Mainz has the most powerful source of ultracold neutrons, opening up the possibility of conducting a key experiment to determine the life time of the neutron
Scientists at Johannes Gutenberg University Mainz (JGU) have built what is currently the strongest source of ultracold neutrons. Ultracold neutrons (UCNs) were first generated here five years ago. They are much slower than thermal neutrons and are characterized by the fact that they can be stored in special containers. This property makes them important tools for experiments to investigate why matter dominates over antimatter in our universe and how the lightest elements were created directly after the Big Bang. "We have commissioned a new UCN source and improved the overall procedure so that we can now generate and store considerably more ultracold neutrons than before and more than anybody else," says Professor Werner Heil of the Institute of Physics at Mainz University. Having so far managed to achieve a density of ten UCN per cubic centimeter, the Mainz research team of chemists and physicists has become one of the global leaders in this research field.
In 2006, the Mainz team, working in cooperation with the Technical University of Munich, produced for the first time ultracold neutrons using the pulsed Mainz TRIGA reactor. Neutrons are created by means of nuclear fission in the TRIGA research reactor in Mainz. These fission neutrons reach speeds up to 30,000 kilometers per second – a tenth of the speed of light. Interaction with light atomic nuclei in the reactor slows them down to a 'thermal' speed of approximately 2,200 meters per second. The apparatus developed by the researchers from Mainz University is then employed: a three meter long tube is inserted in the beam tube of the reactor at the point where there is the highest flux of thermal neutrons. The thermal neutrons undergo extreme velocity deceleration in this tube.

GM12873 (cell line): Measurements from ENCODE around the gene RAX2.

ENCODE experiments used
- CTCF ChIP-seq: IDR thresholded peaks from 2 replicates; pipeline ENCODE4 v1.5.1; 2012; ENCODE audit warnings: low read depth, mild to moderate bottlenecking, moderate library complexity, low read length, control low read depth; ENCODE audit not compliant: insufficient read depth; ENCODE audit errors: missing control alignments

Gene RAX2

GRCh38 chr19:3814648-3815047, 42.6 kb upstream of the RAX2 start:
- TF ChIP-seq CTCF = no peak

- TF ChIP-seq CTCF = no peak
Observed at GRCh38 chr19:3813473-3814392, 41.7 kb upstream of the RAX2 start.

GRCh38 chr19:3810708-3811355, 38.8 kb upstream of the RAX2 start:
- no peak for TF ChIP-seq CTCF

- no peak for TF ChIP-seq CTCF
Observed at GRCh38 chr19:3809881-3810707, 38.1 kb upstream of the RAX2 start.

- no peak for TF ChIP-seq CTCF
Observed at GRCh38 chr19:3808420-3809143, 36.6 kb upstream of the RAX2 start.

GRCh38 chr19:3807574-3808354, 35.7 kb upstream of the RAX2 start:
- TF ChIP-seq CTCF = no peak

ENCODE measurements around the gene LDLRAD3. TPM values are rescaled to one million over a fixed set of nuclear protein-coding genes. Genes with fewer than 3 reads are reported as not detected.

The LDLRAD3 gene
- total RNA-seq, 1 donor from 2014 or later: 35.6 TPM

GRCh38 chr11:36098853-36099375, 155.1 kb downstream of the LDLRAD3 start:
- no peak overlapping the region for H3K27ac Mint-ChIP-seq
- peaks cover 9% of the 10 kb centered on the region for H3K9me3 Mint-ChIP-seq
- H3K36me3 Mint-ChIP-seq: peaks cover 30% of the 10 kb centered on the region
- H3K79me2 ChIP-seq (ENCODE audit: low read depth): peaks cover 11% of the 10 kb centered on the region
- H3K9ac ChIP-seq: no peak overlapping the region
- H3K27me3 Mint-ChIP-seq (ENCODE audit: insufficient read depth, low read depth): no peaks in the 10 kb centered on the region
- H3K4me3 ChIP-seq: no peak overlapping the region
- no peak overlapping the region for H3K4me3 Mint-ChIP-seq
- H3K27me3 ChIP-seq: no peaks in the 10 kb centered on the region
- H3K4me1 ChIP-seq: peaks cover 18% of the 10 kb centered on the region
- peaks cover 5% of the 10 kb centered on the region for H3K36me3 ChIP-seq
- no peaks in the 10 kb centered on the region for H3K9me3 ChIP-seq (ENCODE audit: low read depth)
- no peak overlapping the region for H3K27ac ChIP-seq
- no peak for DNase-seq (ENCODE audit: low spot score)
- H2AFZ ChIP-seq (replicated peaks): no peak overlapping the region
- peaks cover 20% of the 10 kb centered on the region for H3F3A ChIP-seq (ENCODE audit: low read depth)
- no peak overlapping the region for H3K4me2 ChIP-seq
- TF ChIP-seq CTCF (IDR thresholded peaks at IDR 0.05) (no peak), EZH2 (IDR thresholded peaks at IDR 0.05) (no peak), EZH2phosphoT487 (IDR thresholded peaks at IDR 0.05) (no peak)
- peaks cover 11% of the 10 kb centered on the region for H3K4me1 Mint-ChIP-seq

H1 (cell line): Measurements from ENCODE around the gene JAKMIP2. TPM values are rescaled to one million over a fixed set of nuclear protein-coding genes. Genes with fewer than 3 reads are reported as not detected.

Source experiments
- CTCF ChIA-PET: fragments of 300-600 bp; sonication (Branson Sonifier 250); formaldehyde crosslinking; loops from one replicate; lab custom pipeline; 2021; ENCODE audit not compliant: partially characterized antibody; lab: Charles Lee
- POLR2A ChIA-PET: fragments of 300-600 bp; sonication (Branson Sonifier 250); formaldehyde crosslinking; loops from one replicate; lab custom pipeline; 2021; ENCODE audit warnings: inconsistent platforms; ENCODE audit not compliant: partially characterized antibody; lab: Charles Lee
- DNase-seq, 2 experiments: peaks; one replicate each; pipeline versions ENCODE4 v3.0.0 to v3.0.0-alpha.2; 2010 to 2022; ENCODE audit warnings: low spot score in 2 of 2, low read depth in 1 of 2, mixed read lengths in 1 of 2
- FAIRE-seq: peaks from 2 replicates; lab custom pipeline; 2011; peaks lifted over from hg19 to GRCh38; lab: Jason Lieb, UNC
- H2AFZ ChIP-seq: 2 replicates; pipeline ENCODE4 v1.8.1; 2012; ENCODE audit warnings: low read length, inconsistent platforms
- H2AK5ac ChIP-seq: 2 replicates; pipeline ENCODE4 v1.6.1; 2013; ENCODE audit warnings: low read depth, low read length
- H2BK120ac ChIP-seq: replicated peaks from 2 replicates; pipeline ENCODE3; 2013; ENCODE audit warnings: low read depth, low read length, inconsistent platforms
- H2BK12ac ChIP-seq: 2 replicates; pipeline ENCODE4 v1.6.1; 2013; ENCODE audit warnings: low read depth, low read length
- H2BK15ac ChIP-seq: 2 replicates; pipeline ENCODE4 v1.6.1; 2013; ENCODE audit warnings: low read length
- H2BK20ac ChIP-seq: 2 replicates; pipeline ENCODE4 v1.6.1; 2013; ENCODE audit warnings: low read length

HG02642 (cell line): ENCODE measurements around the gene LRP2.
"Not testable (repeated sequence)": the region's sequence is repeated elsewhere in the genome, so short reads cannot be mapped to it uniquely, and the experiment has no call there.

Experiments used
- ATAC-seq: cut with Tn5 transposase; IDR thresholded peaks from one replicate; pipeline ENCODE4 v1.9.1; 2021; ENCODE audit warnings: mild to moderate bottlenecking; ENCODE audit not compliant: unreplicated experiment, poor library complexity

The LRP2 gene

This new source of UCNs in beam tube D of the Mainz TRIGA reactor has just successfully completed its first stress test. In the UCN apparatus the thermal neutrons are slowed down in two in two steps: first with hydrogen and thereafter with an ice block made of deuterium at minus 270 degrees Celsius. "The neutrons are now so slow that we could run after them," says Professor Werner Heil. The UCNs move to the experimental site at the other end of the tube at a speed of only 5 meters per second. The stainless steel tube is coated inside with nickel to ensure that no neutrons are lost on the way.
The key parameter for the scientists is the UCN density that can be achieved at the site of the experiment – a prerequisite to perform high-precision experiments. "In our first trial, we achieved ten UCN per cubic centimeter in a typical storage volume of ten liters. When we use hydrogen as a pre-moderator and make a few minor changes, we expect fifty UCN per cubic centimeter," explain Dr. Thorsten Lauer and Dr. Yuri Sobolev, who supervise the system. This is more than sufficient to perform experiments such as measurements to determine the life time of the neutron. With this UCN density, the Mainz research team is now the front-runner in the race to achieve the highest storage density, in which facilities in Los Alamos, Grenoble, Munich and the Swiss city of Villigen are competing.
The life time of a neutron – according to current scientific findings – is approximately 885 seconds, but this number is dominated by systematic errors. The method employed is known as "counting the survivors": the number of neutrons left after a certain decay time is correlated with the known initial number in the sample. Till now, for more precise life time measurements not enough ultracold neutrons were available.
UCN research at Johannes Gutenberg University Mainz is part of the "Precision Physics, Fundamental Interactions and Structure of Matter" (PRISMA) Cluster of Excellence, which is currently applying for additional funding in Germany’s Federal Excellence Initiative. The new UCN source was constructed directly on the university campus by the workshops of the Institutes of Physics and Nuclear Chemistry. Over the last three years, seventeen undergraduates, two doctoral candidates and two post-doctoral students have worked on the UCN project – a field that will provide a great deal of scientific insight in the future.